It’s time for spring planting! Whether you’ve been collecting seed packets since Christmas or you just picked up a few at the grocery store, growing your own food is a great way to get outside, reconnect with where your food comes from, and maybe even introduce some new vegetables to your diet.
“In terms of nutrition, the best plants to grow and eat are cruciferous vegetables,” said Sara Lee Thomas, a dietitian at Good Samaritan Regional Medical Center in Corvallis. “Cabbage, broccoli, cauliflower, Brussels sprouts, kale and collard greens are recommended for preventing many kinds of cancer.”
If you don’t have a large yard, most plants will grow well in a pot. The container should be at least two feet tall and wide, drain water from the bottom and be made of a non-toxic material — no treated lumber. Some plants such as tomatoes, beans and cucumbers can be trellised to save space. Vegetables also need at least six hours of sun a day and regular water, so be sure your garden is in a spot where you can take care of it easily.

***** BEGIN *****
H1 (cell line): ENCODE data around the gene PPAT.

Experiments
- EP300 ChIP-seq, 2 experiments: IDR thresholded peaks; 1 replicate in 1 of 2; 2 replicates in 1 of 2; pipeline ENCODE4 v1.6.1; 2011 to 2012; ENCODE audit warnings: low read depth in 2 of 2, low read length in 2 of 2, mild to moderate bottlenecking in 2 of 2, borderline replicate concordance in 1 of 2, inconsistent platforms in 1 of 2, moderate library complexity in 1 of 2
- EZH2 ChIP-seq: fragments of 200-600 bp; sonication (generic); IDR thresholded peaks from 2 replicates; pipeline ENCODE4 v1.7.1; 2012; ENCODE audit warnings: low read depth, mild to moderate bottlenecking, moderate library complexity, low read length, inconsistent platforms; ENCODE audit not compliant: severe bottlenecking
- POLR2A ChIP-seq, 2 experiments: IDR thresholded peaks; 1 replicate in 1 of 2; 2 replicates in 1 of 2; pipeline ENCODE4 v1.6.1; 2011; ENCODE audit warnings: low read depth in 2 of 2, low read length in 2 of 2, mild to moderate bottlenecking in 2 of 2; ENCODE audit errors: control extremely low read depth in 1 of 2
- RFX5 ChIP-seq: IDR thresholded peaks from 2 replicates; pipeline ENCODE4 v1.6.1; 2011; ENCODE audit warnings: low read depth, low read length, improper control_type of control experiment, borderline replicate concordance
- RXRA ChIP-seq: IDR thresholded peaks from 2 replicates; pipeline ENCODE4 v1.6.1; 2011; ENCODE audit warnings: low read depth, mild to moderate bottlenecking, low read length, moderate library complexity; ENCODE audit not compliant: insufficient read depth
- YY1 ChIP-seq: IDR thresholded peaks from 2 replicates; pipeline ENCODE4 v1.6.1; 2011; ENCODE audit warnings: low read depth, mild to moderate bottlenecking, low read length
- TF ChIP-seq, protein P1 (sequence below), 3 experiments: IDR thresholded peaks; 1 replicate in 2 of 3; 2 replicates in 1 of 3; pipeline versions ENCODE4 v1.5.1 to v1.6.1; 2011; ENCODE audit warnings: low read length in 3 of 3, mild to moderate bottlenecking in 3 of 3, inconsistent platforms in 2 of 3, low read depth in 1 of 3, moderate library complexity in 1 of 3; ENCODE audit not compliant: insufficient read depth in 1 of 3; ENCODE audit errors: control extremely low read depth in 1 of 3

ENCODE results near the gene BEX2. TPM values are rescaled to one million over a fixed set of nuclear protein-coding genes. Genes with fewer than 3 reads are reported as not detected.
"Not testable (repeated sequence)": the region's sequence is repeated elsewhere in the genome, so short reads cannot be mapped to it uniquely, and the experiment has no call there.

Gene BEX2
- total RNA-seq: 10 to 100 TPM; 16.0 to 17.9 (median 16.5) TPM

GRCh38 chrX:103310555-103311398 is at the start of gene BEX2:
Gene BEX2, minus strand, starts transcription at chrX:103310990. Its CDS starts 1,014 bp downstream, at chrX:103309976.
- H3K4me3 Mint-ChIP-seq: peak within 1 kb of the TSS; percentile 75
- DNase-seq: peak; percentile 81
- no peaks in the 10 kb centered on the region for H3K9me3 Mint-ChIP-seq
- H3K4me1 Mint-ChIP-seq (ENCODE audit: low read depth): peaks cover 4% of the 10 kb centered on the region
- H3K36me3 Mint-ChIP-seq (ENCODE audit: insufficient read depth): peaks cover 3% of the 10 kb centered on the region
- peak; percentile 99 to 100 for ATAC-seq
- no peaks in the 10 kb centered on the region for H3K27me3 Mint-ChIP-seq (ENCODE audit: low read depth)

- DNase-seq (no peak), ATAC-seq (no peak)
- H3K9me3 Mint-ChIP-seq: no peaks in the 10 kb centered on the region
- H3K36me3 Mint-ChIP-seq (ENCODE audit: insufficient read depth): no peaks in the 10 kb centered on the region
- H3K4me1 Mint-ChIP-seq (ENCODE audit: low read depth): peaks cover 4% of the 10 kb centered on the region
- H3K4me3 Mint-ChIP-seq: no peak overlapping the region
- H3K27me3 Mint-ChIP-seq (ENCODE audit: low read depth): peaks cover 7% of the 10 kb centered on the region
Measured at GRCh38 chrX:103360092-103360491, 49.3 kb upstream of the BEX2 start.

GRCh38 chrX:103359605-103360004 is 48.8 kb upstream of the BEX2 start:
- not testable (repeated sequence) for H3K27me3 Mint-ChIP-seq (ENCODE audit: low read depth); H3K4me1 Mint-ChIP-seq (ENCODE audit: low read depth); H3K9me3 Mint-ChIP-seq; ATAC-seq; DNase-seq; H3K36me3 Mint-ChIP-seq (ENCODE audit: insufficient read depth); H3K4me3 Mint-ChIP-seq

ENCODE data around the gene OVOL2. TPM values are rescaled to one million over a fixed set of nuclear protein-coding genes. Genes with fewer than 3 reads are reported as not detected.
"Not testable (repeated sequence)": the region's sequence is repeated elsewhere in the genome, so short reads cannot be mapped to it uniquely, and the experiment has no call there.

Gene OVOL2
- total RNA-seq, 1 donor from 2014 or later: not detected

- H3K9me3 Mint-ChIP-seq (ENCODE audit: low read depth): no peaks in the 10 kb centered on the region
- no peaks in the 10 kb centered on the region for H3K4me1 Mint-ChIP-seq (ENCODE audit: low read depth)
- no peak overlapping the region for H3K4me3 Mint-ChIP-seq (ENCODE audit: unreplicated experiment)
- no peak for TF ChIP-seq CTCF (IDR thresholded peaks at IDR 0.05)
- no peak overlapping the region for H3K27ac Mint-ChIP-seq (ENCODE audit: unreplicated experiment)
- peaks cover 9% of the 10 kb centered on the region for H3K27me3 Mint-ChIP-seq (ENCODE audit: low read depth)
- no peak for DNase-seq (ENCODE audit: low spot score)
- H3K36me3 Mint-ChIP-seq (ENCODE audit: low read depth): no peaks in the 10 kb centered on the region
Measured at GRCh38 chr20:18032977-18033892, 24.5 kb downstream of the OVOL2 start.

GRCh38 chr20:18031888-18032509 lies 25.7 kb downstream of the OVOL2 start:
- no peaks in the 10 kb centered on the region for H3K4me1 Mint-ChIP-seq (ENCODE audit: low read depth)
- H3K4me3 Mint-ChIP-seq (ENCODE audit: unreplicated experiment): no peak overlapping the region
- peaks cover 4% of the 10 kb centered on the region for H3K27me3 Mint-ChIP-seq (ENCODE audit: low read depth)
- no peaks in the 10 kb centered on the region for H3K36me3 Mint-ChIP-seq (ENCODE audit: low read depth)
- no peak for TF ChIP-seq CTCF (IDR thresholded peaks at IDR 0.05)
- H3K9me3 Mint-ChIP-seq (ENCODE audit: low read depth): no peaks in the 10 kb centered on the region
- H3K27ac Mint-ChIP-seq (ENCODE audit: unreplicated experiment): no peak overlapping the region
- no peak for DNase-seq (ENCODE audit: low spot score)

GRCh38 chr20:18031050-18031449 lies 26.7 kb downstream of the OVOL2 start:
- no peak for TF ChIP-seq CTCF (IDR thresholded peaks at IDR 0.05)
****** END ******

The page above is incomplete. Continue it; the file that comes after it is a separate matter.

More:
The Oregon State University Extension Service is a great online resource for beginner and experienced gardeners, with tips and area-specific growing information throughout Oregon, including when to plant your broccoli.
Whatever you decide to grow, start small. One or two items will seem like enough to take care of as you’re learning, and the whole family will benefit from the effort. Gardens are a great place to let kids help. Weeding, watering and watching the bees, bugs and worms work all create good learning opportunities and a chance to spend time together.
Once you harvest your bountiful crop, enjoy a side dish of roasted Brussels sprouts with your meal and swap cabbage for your lettuce on tacos and burritos for a boost of cancer-preventing nutrients. You’ll probably appreciate that crunchy cabbage more after watching it grow. You might even decide to try a bigger garden next year.
Want to learn how fresh food stands up to frozen or canned for your health? Find out. Or check out That’s My Farmer classes, a nutrition series for cancer survivors that teaches healthy shopping and the impact of fresh, wholesome foods on your health.